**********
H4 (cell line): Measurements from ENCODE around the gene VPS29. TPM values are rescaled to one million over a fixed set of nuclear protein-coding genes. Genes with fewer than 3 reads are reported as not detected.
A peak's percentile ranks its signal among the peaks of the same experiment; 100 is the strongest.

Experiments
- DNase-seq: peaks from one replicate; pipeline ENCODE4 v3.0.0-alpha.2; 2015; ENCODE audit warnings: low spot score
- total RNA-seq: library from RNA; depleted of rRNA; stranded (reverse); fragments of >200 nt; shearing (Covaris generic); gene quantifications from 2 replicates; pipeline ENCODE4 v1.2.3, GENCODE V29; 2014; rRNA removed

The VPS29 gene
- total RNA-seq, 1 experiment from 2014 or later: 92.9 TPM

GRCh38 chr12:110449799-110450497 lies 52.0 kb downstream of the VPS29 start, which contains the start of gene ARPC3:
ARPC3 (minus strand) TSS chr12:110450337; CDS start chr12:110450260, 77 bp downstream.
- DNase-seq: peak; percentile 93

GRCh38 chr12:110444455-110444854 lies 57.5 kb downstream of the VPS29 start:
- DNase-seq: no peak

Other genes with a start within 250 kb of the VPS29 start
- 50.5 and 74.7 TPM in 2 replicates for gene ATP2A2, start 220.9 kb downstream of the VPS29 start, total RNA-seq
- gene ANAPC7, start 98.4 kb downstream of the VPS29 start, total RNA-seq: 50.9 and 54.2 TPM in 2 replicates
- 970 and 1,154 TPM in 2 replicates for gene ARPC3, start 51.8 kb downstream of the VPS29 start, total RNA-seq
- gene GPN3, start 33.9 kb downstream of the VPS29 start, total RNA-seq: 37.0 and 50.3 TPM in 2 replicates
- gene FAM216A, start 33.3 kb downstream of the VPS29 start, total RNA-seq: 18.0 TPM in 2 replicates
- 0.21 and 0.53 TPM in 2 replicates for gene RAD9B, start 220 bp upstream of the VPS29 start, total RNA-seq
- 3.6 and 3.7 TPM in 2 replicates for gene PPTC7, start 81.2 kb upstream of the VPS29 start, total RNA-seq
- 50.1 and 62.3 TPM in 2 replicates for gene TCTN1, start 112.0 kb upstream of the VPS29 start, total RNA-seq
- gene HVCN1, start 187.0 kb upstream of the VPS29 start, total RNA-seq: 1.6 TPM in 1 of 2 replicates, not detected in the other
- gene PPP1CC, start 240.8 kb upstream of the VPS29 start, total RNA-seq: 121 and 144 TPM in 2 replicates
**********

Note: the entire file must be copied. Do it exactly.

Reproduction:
H4 (cell line): Measurements from ENCODE around the gene VPS29. TPM values are rescaled to one million over a fixed set of nuclear protein-coding genes. Genes with fewer than 3 reads are reported as not detected.
A peak's percentile ranks its signal among the peaks of the same experiment; 100 is the strongest.

Experiments
- DNase-seq: peaks from one replicate; pipeline ENCODE4 v3.0.0-alpha.2; 2015; ENCODE audit warnings: low spot score
- total RNA-seq: library from RNA; depleted of rRNA; stranded (reverse); fragments of >200 nt; shearing (Covaris generic); gene quantifications from 2 replicates; pipeline ENCODE4 v1.2.3, GENCODE V29; 2014; rRNA removed

The VPS29 gene
- total RNA-seq, 1 experiment from 2014 or later: 92.9 TPM

GRCh38 chr12:110449799-110450497 lies 52.0 kb downstream of the VPS29 start, which contains the start of gene ARPC3:
ARPC3 (minus strand) TSS chr12:110450337; CDS start chr12:110450260, 77 bp downstream.
- DNase-seq: peak; percentile 93

GRCh38 chr12:110444455-110444854 lies 57.5 kb downstream of the VPS29 start:
- DNase-seq: no peak

Other genes with a start within 250 kb of the VPS29 start
- 50.5 and 74.7 TPM in 2 replicates for gene ATP2A2, start 220.9 kb downstream of the VPS29 start, total RNA-seq
- gene ANAPC7, start 98.4 kb downstream of the VPS29 start, total RNA-seq: 50.9 and 54.2 TPM in 2 replicates
- 970 and 1,154 TPM in 2 replicates for gene ARPC3, start 51.8 kb downstream of the VPS29 start, total RNA-seq
- gene GPN3, start 33.9 kb downstream of the VPS29 start, total RNA-seq: 37.0 and 50.3 TPM in 2 replicates
- gene FAM216A, start 33.3 kb downstream of the VPS29 start, total RNA-seq: 18.0 TPM in 2 replicates
- 0.21 and 0.53 TPM in 2 replicates for gene RAD9B, start 220 bp upstream of the VPS29 start, total RNA-seq
- 3.6 and 3.7 TPM in 2 replicates for gene PPTC7, start 81.2 kb upstream of the VPS29 start, total RNA-seq
- 50.1 and 62.3 TPM in 2 replicates for gene TCTN1, start 112.0 kb upstream of the VPS29 start, total RNA-seq
- gene HVCN1, start 187.0 kb upstream of the VPS29 start, total RNA-seq: 1.6 TPM in 1 of 2 replicates, not detected in the other
- gene PPP1CC, start 240.8 kb upstream of the VPS29 start, total RNA-seq: 121 and 144 TPM in 2 replicates